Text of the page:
First thing in the morning, getting her up and then the evenings with the bath and bed routine and it's fantastic. It gives me good time with my daughter which has been great and that's really what's got me through, you know because it has been hard, obviously, working an 8/10 hour day sometimes you know. It's been quite difficult to juggle work and home life and that's been probably the biggest strain on me.

Was trying to get that balance  with a job that demands as much time as I can give it and I could be working 10/12 hour days without batting an eyelid and there are people in my office that do that. I wonder whether they ever see their family but for me family is a lot more important than my job so  my family always came first. That's always been important for me and will always remain that way. 

So yes, I have good days and I have bad days, you know sometimes I come home from work and I'm absolutely shattered, I've had a long day, I've been in meetings and then I've got to take over looking after [daughter] and she's in a miserable mood because she's teething and it can be, it can be very difficult. And those are the really low points but other days, if I've had a tough day at work and I come home and [daughter]'s in a great mood and it just cheers me up, you know. I come home and she just makes me laugh and that's a great end to the day and that's, that's really the bonus for me.

Yes, and helping my wife out as well so that she can have a more relaxing time at the weekends. So I tend to do a lot more of the child care at weekends, which is fine. I enjoy it most of the time but sometimes there are times when you just want to go off and do your own things. All the guys are off out in the evenings and stuff like that and I haven't been able to join in and, particularly I found that quite difficult.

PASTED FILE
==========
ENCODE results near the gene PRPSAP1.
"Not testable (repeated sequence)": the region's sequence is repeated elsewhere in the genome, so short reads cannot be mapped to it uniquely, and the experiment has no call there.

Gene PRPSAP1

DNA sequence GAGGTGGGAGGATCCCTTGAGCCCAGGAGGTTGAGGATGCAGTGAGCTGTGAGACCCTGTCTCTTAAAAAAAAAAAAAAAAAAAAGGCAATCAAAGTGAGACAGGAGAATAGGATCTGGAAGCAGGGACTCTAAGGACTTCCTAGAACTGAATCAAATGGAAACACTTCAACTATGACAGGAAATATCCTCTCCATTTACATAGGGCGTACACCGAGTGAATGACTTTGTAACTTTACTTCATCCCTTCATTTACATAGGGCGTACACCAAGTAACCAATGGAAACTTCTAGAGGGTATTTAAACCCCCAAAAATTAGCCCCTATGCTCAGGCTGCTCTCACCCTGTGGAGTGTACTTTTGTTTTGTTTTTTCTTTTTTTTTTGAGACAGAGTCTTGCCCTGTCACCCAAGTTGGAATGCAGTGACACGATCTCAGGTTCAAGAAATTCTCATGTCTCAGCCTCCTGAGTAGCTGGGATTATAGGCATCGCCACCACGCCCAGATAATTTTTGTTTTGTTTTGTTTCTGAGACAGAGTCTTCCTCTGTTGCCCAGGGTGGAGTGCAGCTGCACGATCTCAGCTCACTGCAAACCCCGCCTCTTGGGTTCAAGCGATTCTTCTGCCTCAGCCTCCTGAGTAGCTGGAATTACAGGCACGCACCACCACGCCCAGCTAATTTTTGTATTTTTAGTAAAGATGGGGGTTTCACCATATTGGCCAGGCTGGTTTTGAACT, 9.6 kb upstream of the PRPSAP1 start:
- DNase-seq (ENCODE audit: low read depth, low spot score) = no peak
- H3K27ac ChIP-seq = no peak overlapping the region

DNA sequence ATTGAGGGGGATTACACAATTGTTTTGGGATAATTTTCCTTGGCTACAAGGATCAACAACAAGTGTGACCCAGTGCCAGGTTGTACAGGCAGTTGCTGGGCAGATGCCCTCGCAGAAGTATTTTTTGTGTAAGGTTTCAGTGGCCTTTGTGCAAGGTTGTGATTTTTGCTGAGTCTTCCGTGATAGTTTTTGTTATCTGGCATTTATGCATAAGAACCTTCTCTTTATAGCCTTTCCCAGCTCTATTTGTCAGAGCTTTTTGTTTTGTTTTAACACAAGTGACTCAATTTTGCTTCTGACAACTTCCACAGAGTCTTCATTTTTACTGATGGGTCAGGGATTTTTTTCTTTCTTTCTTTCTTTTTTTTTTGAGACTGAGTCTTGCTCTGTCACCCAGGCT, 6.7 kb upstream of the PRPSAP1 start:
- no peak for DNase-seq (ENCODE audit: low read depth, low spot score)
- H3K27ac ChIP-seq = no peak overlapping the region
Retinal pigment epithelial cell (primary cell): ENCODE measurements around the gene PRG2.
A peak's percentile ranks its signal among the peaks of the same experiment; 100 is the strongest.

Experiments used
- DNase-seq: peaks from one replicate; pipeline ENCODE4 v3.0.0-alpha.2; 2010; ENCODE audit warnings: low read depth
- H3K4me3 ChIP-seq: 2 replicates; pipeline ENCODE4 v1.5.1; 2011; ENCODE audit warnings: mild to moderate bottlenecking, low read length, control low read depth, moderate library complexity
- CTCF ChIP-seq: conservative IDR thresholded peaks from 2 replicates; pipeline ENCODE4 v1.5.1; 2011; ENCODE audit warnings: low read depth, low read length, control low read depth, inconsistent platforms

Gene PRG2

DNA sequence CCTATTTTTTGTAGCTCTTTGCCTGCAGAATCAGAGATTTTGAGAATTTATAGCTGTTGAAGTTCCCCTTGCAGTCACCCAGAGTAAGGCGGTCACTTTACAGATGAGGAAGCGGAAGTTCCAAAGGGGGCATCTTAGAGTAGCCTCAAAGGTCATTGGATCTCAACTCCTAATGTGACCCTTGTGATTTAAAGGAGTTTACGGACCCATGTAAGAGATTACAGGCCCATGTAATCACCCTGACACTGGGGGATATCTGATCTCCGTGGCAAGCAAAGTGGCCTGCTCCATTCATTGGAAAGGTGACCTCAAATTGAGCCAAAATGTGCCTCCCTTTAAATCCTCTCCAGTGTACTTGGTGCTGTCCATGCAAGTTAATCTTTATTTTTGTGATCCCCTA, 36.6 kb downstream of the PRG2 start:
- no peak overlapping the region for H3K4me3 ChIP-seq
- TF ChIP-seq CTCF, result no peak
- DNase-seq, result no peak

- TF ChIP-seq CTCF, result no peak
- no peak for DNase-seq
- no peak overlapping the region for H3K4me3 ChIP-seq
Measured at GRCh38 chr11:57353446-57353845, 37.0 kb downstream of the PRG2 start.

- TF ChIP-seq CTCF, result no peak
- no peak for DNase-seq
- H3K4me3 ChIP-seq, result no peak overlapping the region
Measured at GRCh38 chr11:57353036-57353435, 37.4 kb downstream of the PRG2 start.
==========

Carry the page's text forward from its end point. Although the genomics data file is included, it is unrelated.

Children were often supportive and helped overcome some of their parents' worries. However one woman was upset because her daughter was bullied at school 'because her mother was disabled' and could not take her swimming, etc. Another woman who has had health problems since before her son was born thinks herself lucky because her teenage son is caring and is not embarrassed of her in front of others. She tries and makes sure that he does not loose out on teen activities like sport and meeting friends. 

 

She felt she had let her children down by having arthritis, but they helped her regain confidence...

She felt she had let her children down by having arthritis, but they helped her regain confidence...

Age at interview: 78
Sex: Female
Age at diagnosis: 32
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Yes. It affected me  when the children were still at school, I didn't want to go to any of their sports days or open days, or anything connected with that, because I felt I'd let them down. It took many a year, for me to understand that I hadn't let them down. I was still their mum, if only my face was left, I was still their mum.